After cutting ties with its previous partner, IDEAL Systems, the MFL is on the verge of closing an RM32-million deal with Spacelabs Technology Sdn Bhd to manage and produce ‘live’ matches for Unifi TV (TM Malaysia).
As Spacelabs is a relatively unestablished newcomer, this monumental deal has raised many questions amongst the football fraternity, with some claiming that the production company could be part of an elaborate hoax.
According to a reliable source within the industry, it is believed that Spacelabs has requested an additional RM3 million, raising the total value of the contract to a whopping RM35 million.
“The extra RM3 million is to purchase the additional back-up transmitter that will be used to communicate the feed via IP (Internet) to the MFL Broadcast Centre and to the relevant Broadcast Partner such as Unifi TV (TM Malaysia).
“(The real question is) why is MFL doing business with a company that has no solid track record (in production). The other industry players are also not familiar with Spacelabs. What could be the real deal here?
“(If it is a legitimate deal) it’s an awful deal to begin with,” said the source, who is well-informed on the matter.
With such incriminating claims being brought to light, The Vibes initiated their own investigation and discovered that the company in question does not even have a proper office.
When The Vibes paid a visit to the business premises of Spacelabs ─ as stated on their business card ─ at B-26-02, Link 2 in Bukit Jalil, it turned out that the office was not housed in a commercial space but a residential condominium.
This begs the question: why would a registered company display the address of a residential unit on their business card?
Furthermore, after a background check was conducted at the Companies Commission of Malaysia (SSM), The Vibes discovered that the registered business address of Spacelabs ─ at No. 38, Lorong Yap Hin, off Jalan Pasar ─ officially belongs to ‘Syarikat Perniagaan Bee Kwong’, a tailoring company based in Kuala Lumpur.
Arguably, Spacelabs may not have had enough time or traction to establish itself in lieu of the Covid-19 pandemic, which brought the entire world to a standstill a few months after the company was registered in October 2019.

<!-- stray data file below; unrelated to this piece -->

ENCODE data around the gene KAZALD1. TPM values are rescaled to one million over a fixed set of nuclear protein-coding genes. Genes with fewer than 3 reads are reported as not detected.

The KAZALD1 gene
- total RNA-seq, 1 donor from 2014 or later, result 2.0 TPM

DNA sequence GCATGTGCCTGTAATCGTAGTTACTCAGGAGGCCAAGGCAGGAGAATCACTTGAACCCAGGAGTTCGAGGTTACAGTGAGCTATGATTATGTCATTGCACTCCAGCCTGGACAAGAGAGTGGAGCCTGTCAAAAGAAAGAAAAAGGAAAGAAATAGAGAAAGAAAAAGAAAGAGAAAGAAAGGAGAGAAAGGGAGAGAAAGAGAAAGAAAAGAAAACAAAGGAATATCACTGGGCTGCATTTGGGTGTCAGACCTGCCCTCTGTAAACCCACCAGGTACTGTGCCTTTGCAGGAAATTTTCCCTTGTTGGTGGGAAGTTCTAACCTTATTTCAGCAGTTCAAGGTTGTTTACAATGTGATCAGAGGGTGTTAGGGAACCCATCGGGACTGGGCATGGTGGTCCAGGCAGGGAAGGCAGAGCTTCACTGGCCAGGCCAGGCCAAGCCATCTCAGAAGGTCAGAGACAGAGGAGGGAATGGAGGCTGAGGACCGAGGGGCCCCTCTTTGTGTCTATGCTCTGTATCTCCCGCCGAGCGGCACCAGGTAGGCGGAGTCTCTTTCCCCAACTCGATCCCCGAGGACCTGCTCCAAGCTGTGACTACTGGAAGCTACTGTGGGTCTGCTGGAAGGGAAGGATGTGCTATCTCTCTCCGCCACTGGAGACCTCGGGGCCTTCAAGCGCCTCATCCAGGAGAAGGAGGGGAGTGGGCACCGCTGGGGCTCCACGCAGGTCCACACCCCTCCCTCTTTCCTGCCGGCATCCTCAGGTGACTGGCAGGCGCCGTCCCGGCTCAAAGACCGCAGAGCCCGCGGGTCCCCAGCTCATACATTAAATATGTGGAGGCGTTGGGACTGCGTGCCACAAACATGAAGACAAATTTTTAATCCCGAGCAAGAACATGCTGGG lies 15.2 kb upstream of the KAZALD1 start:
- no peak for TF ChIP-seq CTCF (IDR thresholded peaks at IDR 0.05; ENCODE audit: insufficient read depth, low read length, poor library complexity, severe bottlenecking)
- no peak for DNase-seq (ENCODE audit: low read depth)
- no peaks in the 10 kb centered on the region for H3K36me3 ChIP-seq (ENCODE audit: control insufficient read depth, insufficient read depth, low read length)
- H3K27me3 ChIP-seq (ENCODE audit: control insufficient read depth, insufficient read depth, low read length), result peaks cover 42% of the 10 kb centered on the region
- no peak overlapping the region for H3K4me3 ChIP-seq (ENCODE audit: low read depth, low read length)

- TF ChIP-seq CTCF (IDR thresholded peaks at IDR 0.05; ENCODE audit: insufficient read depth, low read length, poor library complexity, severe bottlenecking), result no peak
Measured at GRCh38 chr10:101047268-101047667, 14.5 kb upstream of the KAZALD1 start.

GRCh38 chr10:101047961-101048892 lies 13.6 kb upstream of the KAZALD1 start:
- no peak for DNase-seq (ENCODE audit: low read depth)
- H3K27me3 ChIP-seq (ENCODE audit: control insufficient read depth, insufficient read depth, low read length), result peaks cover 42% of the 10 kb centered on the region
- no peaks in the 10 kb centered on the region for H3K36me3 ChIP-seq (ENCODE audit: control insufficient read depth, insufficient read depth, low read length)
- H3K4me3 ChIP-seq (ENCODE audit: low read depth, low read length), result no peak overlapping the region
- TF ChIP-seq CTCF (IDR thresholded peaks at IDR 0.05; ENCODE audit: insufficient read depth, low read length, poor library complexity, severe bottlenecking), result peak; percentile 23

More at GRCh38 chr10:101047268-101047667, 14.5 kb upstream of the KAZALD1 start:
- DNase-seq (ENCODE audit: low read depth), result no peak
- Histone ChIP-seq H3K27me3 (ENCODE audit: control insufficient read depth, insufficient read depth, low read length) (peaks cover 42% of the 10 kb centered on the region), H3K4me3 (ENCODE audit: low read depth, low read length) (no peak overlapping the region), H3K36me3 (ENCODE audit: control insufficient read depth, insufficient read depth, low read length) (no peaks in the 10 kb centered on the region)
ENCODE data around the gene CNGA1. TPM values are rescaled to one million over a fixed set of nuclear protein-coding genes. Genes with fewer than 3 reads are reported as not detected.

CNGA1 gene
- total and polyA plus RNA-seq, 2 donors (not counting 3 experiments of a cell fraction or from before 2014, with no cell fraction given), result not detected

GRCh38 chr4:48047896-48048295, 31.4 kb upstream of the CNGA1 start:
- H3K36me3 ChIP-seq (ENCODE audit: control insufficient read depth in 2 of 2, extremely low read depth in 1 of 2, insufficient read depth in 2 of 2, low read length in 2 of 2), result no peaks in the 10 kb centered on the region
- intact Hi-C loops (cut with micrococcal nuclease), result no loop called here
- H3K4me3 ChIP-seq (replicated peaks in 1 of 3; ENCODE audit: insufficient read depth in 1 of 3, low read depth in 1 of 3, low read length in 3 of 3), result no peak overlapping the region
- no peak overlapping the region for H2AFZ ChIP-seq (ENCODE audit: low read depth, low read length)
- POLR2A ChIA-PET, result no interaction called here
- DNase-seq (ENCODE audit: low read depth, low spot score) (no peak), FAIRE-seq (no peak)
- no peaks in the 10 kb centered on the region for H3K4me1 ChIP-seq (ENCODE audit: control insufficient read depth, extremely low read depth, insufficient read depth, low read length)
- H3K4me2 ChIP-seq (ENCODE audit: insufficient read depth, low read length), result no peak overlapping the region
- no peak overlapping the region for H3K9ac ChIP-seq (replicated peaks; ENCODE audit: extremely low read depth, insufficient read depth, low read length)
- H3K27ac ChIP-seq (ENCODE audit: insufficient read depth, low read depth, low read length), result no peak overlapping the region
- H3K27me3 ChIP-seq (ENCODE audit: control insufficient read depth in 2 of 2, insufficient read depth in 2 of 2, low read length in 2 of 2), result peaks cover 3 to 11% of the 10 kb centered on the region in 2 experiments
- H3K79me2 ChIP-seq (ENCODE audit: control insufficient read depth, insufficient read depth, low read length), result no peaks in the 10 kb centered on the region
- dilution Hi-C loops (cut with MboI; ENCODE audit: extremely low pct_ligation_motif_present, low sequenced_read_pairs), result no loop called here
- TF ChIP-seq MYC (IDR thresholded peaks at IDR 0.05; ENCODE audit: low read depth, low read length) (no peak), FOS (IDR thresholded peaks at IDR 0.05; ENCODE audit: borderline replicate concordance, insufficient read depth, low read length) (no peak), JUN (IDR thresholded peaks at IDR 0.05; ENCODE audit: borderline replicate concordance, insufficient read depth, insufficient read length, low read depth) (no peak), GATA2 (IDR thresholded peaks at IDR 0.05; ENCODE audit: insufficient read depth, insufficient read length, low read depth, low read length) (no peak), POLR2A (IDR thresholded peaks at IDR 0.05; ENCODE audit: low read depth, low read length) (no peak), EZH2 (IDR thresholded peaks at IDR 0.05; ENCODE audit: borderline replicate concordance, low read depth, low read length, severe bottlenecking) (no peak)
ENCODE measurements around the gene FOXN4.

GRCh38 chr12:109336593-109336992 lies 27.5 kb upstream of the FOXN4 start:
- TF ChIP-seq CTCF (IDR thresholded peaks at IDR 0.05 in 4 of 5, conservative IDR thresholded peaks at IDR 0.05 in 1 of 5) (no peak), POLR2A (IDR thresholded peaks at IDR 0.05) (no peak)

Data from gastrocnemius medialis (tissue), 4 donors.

According to SSM, the directors of Spacelabs are as follows: Benny Ching Kuo Wei, Goh Hong Loong and Cheong Kwong Hon, while its company secretary is Choong Boon Gan.
“I’m not sure who these people are, as nobody (in the production industry) has heard of them before. How can MFL do a multi-million-ringgit business deal with a production company that does not have the necessary equipment or a proper office? What’s even more worrying is how will they manage and produce over 200 football matches next season,” said the source.
Earlier, The Vibes reported that Spacelabs was requesting an upfront payment of 20% to purchase production equipment for next year’s M-League.
Since the cancellation of the TM 2020 Malaysia Cup last month and the subsequent withdrawal of sponsorships, it seems that the above request only served to make matters worse for the already-impinged football body.
With all this in play, one needs to ask if the MFL really did its due diligence before negotiations were initiated with Spacelabs on a partnership deal or is this new company getting ‘special treatment’ because of its contact within the MFL board?
Since the next season of M-League begins in February 2021, there is an urgent need for the MFL to address the matter as the partnership contract with Spacelabs is expected to be signed by the end of the month.
However, when The Vibes contacted Spacelabs chief executive officer and director, Kelvin Cheong, for an interview at his office, he requested it to be conducted once the MFL contract was finalised as they were currently busy planning for the job.
Since the M-League commences on February 26, 2021, Spacelabs has exactly 56 days to purchase their equipment, train their employees and test their broadcast capabilities for ‘live’ matches.
Do you think MFL should be taking such a risk? – The Vibes